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Sunday, December 4, 2022

Interests Kept at Record Low Amid Gradual Rate Hikes

A shift by the Bank of Thailand (BOT) to a more hawkish footing this week came as a surprise to markets and appeared to finally end policymakers’ tolerance for mounting price pressures, but a range of risks are likely to keep any tightening gradual.

The BOT kept its benchmark interest rate at a record low on Wednesday (8 May), but a split vote on the decision was a signal to markets that the central bank may raise interest rates as soon as August.

Thailand has been among Asia’s least hawkish central banks, maintaining its policy focus on supporting an economy still struggling with the pandemic – particularly a lack of Chinese tourists – and insisting that supply-driven inflation is better dealt with through fiscal measures and price controls, rather than rates.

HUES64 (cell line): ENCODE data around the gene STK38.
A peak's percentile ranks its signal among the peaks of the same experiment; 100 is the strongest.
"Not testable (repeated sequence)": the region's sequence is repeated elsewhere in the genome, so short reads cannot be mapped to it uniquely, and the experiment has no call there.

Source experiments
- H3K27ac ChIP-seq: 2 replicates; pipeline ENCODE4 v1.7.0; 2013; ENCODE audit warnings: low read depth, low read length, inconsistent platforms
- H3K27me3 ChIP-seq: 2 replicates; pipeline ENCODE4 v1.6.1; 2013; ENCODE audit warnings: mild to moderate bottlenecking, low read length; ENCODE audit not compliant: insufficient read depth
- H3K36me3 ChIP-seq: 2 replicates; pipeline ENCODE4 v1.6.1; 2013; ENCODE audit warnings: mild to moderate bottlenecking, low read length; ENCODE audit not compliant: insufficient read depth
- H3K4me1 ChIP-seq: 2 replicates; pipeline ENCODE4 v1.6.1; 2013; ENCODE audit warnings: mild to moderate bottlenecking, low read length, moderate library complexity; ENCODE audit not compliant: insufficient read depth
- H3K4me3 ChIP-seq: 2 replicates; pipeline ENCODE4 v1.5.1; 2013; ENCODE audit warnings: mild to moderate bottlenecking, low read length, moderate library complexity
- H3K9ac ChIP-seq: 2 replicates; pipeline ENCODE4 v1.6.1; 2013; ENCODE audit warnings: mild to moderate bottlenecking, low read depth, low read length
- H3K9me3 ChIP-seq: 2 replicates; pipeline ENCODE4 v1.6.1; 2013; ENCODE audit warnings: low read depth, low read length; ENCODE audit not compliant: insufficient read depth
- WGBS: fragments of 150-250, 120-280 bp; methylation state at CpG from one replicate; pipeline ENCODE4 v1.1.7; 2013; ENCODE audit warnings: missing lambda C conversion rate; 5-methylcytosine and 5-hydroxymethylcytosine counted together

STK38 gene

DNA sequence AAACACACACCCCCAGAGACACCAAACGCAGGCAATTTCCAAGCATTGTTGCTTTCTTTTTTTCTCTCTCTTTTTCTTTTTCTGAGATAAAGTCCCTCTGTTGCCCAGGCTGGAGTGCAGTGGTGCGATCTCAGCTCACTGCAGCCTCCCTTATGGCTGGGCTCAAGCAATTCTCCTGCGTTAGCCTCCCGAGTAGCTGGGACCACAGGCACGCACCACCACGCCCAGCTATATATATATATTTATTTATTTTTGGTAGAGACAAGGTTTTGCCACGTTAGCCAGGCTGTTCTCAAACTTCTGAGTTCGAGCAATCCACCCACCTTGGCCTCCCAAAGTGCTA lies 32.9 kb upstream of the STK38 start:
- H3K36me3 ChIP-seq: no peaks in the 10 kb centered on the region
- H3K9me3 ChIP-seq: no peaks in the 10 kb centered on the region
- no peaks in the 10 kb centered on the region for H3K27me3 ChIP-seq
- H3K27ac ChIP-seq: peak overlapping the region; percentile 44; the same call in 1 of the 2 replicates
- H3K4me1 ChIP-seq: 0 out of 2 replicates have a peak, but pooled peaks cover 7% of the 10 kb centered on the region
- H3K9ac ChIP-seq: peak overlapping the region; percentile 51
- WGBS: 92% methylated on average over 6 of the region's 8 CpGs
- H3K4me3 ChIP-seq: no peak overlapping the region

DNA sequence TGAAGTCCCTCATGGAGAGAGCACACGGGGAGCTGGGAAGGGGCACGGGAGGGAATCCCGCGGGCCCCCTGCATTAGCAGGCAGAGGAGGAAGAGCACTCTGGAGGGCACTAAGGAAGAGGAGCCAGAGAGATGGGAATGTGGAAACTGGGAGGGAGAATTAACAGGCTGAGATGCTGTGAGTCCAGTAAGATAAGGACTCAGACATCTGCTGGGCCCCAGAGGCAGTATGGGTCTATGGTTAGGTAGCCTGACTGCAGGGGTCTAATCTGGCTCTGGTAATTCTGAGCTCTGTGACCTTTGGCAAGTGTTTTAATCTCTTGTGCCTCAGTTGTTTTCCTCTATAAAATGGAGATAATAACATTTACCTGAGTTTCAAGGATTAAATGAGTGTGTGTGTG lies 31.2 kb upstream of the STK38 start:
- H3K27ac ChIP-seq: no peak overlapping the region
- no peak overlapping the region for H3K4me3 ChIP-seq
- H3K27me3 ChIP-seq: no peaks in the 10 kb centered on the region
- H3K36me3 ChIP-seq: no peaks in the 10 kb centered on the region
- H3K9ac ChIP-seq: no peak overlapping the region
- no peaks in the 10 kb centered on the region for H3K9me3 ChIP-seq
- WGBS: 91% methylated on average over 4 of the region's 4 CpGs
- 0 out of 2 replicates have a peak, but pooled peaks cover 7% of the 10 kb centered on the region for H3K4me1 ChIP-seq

Kobsidthi Silpachai, head of capital markets research of Kasikornbank, expects the BOT to raise rates in August by 25 basis points to 0.75%, but believes such tightening would mostly be a symbolic gesture to markets more than an attempt to tackle inflation.

Three of the BOT’s seven committee members voted for a rate hike this week, a contrast to its August meeting at which two members voted for a cut. Kobsidthi said the board’s new concern about inflation may not endure if threats to economic growth take precedence.

Thailand’s headline inflation hit a near 14-year high of 7.1% in May, well above the BOT’s target range of 1-3%. The BOT predicts inflation of 6.2% for the whole of 2022.

Other analysts see conviction in the central bank’s acknowledgement of inflation as an issue, and have added a series of rate hikes to their projections for this year from none previously.

Claodia Moro
Author: Claodia Moro

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